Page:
Can Feds Dictate Gun Policy To Missouri?

Some states have legalized weed. Not the feds. Some states call themselves sanctuaries for immigrants, despite the feds controlling immigration and deportation. And some states have laws about allowing the possession of guns, even as the feds want to limit and control it. Each of these scenarios has produced widely different reactions, some based on law but most based on preference.

Missouri Governor Mike Parsons signed a bill that takes control of gun rights in his state.

Gov. Mike Parson signed House Bill 85 at Frontier Justice in Lee’s Summit.

The new law allows state gun laws to surpass federal gun laws and holds police departments liable if an officer violates someone’s second amendment rights.

“It is our time to protect the second amendment,” Gov. Mike Parson said. “This is exactly what this bill does and it’s time to get this thing signed and get it into law.”

If someone’s second amendment right is violated, local law enforcement could pay $50,000.

This law was presumptively enacted in anticipation of federal law that would make certain guns illegal and preclude certain classes of people from possessing guns. What HB 85 does is prohibit police within the state from enforcing federal law. The Department of Justice is not amused.

In a letter sent Wednesday night and obtained by The Associated Press, Justice officials said the U.S. Constitution’s Supremacy Clause outweighs the measure that Gov. Mike Parson signed into law Saturday. The new rules penalize local police departments if their officers enforce federal gun laws.

Acting Assistant Attorney General Brian Boynton said the law threatens to disrupt the working relationship between federal and local authorities, they said in the letter, noting that Missouri receives federal grants and technical assistance.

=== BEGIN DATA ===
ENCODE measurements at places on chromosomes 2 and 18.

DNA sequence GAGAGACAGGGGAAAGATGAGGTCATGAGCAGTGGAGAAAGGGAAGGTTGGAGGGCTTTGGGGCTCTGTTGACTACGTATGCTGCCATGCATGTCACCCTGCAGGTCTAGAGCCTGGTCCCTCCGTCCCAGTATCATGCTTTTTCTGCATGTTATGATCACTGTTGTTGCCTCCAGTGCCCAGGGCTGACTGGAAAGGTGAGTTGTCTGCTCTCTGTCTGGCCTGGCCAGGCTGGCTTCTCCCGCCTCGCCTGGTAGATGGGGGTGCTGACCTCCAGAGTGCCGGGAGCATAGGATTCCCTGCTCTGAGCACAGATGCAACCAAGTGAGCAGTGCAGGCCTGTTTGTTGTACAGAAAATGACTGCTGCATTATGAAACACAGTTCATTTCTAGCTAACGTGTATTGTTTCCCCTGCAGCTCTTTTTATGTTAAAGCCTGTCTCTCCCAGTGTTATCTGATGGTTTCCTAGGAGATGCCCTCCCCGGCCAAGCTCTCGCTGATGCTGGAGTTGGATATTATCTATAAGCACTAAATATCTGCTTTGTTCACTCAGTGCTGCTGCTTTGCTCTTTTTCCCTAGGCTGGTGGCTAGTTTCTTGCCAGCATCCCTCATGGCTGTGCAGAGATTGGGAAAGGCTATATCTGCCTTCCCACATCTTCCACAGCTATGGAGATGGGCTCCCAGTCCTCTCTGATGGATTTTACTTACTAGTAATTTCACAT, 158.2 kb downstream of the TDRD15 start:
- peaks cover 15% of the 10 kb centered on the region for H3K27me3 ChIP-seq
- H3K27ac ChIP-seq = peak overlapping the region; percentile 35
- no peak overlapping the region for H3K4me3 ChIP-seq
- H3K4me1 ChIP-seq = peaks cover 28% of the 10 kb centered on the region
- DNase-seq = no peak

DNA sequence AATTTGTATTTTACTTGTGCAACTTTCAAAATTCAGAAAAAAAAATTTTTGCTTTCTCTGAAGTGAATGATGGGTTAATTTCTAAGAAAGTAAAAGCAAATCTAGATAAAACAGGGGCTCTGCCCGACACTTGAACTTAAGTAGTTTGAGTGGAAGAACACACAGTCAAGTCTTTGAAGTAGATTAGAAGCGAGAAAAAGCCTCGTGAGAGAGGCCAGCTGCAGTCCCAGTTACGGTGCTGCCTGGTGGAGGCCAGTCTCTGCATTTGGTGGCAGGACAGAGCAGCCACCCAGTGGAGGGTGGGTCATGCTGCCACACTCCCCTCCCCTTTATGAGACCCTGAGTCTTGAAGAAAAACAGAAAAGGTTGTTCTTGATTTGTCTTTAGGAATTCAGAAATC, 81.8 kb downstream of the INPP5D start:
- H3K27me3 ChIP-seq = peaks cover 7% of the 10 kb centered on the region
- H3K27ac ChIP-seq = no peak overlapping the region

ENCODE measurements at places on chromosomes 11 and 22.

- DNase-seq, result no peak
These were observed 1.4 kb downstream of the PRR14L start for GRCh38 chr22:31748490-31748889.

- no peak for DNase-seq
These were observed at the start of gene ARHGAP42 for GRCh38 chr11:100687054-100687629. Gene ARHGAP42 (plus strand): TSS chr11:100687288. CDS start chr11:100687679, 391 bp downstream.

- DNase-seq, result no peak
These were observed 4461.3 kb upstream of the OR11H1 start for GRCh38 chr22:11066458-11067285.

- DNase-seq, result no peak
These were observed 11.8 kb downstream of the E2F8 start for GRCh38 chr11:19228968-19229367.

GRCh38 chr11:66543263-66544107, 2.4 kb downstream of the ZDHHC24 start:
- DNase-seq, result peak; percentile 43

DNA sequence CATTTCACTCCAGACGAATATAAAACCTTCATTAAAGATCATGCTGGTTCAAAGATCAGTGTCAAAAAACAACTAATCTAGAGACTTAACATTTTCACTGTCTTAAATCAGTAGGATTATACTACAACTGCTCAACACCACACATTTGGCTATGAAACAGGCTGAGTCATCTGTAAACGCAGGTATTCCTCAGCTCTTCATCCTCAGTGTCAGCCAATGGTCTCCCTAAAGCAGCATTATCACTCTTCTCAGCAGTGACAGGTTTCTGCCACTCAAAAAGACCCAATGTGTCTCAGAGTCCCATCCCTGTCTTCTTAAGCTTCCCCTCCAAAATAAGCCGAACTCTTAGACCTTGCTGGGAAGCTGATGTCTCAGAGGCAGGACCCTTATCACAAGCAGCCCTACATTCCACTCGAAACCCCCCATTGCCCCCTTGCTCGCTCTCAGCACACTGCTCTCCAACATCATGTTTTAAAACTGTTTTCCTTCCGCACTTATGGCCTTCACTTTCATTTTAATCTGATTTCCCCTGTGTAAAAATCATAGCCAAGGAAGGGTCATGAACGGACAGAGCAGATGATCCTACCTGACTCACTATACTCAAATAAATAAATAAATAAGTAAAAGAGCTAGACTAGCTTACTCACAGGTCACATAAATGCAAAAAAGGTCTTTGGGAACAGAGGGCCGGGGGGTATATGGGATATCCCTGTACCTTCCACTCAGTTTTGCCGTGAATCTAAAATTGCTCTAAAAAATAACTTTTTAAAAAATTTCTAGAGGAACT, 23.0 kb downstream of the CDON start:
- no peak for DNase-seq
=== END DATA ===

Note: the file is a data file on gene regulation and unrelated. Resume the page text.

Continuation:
“The public safety of the people of the United States and citizens of Missouri is paramount,” Boynton wrote in the letter.

Is federal law supreme? While marijuana remains a Schedule I drug, the feds have taken the position, for the most part, that they will lay off enforcement in deference to states’ choice to legalize it. In contrast, immigration is a purely federal function in which states have no authority, yet states and cities proclaimed themselves “sanctuaries” where they would no longer cooperate by turning over information or corpus to ICE. Courts have held the feds can’t force states to cooperate in their enforcement efforts, rejecting the withholding of funds to states and cities that won’t play ball.

Are guns any different?

The authority of Congress to legislate gun control stems from the Interstate Commerce Clause, as guns travel across state lines and find their way into Missouri. But once in the Show Me State, who gets to say who may possess them, what they may possess and what conditions can be imposed, or not imposed, on Missouri residents?

The Justice Department argued in the letter that the state lacks the authority to shield any Missouri businesses or citizens from federal law or to prevent federal law enforcement officials from carrying out their duties.

Boynton said the bill “conflicts with federal firearms laws and regulation” and federal law would supersede the state’s new statute. He said federal agents and the U.S. attorney’s offices in the state would continue to enforce all federal firearms laws and regulations. He asked that Parson and Eric Schmitt, the state’s attorney general, clarify the law and how it would work in a response by Friday.

Granted, Missouri law provides neither constraint on federal agents nor defense to federal prosecutions, same as in marijuana cases. Also granted is that the feds can no more compel local police to enforce its law than they could immigration laws. As states and the federal government diverge in their laws, values and interest in cooperation, arguments as presented by AAG Boynton suffer from past precedent and the decisions rendered when states asserting their internal authority to control how their police will deal with disagreeable federal mandates.

If states can refuse to be part of federal immigration enforcement, why not federal gun enforcement, for which federal supremacy is hardly as clear and strong? If the feds can acquiesce to states’ legalization of pot while maintaining it on Schedule I, what legitimacy can be asserted for refusing to acquiesce to states’ support for a fundamental constitutional right?